[asterisk-users] Why Nat=yes Nat=no Option?

Alex Balashov abalashov at evaristesys.com
Thu Nov 13 11:19:12 CST 2008

Steve Totaro wrote:

> Alex is going to cling to to the RFC as if it were the gospel, and not 
> look at what would essentially be a "good thing".  

The RFC is not "the gospel," but nor is it just a "request for comment," 
historical nomenclature aside.

It is the de facto standard for the implementation of the protocol, the 
product of IETF working groups, various standards bodies, and private 
and academic industry consortia.  It is essential for interoperability 
and is the source of the justification for the appeal to "sameness" in 
the claim that two elements or services speak the "same" protocol.

Inconsistencies, omissions, or deviations from the standard in 
implementations do not materially undermine this point.  Nothing is 
perfect, including the RFC itself, which is replete with ambiguities 
open to interpretation and disagreements about those interpretations. 
However, it does provide the anchor for essential adherence, especially 
when it comes to points that are spelled out clearly (i.e. the basic 
purpose and function of registration and contact bindings) as opposed to 
more marginal scenarios.

Do I really have to explain why it is important to follow the RFC when 
implementing an IETF protocol?

One thing you need to appreciate is that when you are recommending 
changes to default settings, you are engaging in a kind of standards 
work.  That's because the potential implications apply to everyone.  In 
light of that, I find it bizarre that you solicit "input" on your 
suggestion but then proceed to personally attack those who disagree,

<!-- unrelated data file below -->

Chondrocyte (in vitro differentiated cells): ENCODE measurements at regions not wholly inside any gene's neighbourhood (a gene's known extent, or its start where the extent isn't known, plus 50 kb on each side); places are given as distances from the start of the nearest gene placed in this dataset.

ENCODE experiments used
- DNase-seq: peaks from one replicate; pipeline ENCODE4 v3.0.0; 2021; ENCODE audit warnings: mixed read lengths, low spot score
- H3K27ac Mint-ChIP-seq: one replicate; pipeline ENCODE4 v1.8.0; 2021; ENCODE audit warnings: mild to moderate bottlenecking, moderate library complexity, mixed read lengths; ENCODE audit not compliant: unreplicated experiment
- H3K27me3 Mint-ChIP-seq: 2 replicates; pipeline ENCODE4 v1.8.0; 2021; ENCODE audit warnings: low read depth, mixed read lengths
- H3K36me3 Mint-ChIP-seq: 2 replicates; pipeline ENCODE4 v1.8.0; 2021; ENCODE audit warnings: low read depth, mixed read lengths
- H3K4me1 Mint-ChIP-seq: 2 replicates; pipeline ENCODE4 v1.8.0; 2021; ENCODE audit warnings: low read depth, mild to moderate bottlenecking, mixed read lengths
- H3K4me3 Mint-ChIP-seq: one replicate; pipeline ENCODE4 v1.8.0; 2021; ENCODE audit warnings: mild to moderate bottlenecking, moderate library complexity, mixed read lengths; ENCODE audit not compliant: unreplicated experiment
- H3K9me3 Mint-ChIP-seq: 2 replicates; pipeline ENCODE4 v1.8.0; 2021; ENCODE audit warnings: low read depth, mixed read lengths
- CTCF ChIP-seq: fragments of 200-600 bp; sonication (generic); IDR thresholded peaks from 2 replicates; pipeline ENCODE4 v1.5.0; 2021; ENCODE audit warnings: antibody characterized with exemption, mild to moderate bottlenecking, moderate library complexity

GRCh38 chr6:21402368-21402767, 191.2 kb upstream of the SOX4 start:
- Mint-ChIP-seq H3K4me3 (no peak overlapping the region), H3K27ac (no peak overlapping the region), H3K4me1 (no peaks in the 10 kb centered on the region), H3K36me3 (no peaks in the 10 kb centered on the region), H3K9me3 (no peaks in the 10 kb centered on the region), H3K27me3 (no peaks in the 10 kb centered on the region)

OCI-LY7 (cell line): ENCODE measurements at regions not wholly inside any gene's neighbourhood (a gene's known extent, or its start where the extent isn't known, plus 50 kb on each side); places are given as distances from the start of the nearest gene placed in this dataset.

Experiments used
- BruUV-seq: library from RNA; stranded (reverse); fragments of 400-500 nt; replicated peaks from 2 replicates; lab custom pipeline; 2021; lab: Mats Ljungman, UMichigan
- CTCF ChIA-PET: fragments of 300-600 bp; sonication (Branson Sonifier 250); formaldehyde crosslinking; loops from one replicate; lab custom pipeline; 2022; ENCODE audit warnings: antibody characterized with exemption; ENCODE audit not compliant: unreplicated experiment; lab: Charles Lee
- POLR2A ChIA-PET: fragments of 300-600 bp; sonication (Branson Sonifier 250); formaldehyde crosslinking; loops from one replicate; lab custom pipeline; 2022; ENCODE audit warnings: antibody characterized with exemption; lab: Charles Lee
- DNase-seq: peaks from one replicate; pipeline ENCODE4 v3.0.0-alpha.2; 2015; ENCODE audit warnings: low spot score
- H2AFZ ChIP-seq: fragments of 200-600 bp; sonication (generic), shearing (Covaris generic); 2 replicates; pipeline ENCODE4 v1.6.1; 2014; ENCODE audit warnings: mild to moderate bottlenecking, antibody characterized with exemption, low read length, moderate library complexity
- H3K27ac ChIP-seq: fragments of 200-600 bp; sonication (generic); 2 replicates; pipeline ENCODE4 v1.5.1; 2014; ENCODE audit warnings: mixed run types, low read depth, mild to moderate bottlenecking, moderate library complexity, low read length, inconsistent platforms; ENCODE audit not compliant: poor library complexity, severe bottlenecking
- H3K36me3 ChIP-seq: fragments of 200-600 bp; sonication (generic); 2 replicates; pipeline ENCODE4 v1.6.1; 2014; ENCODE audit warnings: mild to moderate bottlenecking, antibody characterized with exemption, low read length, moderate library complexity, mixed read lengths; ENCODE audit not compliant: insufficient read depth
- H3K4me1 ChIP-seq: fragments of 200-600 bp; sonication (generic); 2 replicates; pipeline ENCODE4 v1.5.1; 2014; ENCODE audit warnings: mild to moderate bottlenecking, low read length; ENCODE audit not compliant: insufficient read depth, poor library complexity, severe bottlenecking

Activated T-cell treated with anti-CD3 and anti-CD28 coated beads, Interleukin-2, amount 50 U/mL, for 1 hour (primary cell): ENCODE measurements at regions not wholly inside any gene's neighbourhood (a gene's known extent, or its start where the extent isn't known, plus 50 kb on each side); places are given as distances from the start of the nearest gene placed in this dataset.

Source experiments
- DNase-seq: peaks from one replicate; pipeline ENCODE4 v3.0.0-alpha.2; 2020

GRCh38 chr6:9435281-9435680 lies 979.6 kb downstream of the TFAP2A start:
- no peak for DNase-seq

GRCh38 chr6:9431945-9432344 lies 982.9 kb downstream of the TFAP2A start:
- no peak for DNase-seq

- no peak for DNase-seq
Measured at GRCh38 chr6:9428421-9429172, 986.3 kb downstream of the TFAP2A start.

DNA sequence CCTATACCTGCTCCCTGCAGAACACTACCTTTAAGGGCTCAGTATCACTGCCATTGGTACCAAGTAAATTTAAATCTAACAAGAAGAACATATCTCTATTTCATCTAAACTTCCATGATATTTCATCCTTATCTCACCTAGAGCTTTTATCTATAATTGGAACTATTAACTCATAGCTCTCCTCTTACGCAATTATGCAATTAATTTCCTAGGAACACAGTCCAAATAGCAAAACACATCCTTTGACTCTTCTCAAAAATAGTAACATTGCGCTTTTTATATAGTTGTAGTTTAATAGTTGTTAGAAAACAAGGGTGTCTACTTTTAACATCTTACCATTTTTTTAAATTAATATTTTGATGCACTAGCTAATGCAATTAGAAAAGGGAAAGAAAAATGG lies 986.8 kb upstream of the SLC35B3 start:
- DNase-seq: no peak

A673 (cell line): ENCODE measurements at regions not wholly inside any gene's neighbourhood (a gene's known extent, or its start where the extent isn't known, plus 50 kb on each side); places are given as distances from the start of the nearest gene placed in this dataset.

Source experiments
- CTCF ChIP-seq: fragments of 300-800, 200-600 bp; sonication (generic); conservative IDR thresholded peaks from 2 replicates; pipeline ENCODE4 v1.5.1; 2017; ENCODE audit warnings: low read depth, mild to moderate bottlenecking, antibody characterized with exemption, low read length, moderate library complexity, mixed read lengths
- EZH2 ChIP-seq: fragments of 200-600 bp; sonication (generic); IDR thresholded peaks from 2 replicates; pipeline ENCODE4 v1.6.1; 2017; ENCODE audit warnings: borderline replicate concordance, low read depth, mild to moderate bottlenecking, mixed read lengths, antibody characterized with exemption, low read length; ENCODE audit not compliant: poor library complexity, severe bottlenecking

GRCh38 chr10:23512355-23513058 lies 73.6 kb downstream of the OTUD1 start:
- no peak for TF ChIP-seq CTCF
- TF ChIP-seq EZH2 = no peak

especially with arguments proceeding from standards.

> Making many NAT questions drop off IRC and and the list.  Making 
> administration and system deployments "Just Work".

More precisely, make administration and system deployments that are 
readily conceptualised in _your_ imagination and experience "just work."

The behaviour you are suggesting would break any number of other 
scenarios common in the engineering of VoIP service delivery platforms.

You are making a claim from the standpoint of someone who goes around 
installing phones that transact directly with an Asterisk PBX, and you 
are attempting to universalise your use case as though it were 
cosmologically significant.  That is just one of the many scenarios in 
which SIP is used, and certainly only one of the manifold applications 
of Asterisk's SIP stack, in theory and in practice.  What is important 
to phone installers isn't what matters to others.

When recommending changes to standard behaviour, you have to argue in 
reasonable terms and contend with valid arguments rather than just 
dismissing them.  I suppose we should be grateful that standards bodies 
for the most part consist of people considerably more judicious and 
insightful than that.

The RFC provides an architectural model for how SIP works, and if you're 
going to suggest changes to an implementation of that model, it's 
important to understand what the model actually is on a level of 
abstraction that may considerably surpass your narrowminded assumptions 
based on your own use.  The world of SIP entails considerably more 
complexity than phones and PBXs.

-- Alex

Alex Balashov
Evariste Systems
Web    : http://www.evaristesys.com/
Tel    : (+1) (678) 954-0670
Direct : (+1) (678) 954-0671
Mobile : (+1) (706) 338-8599

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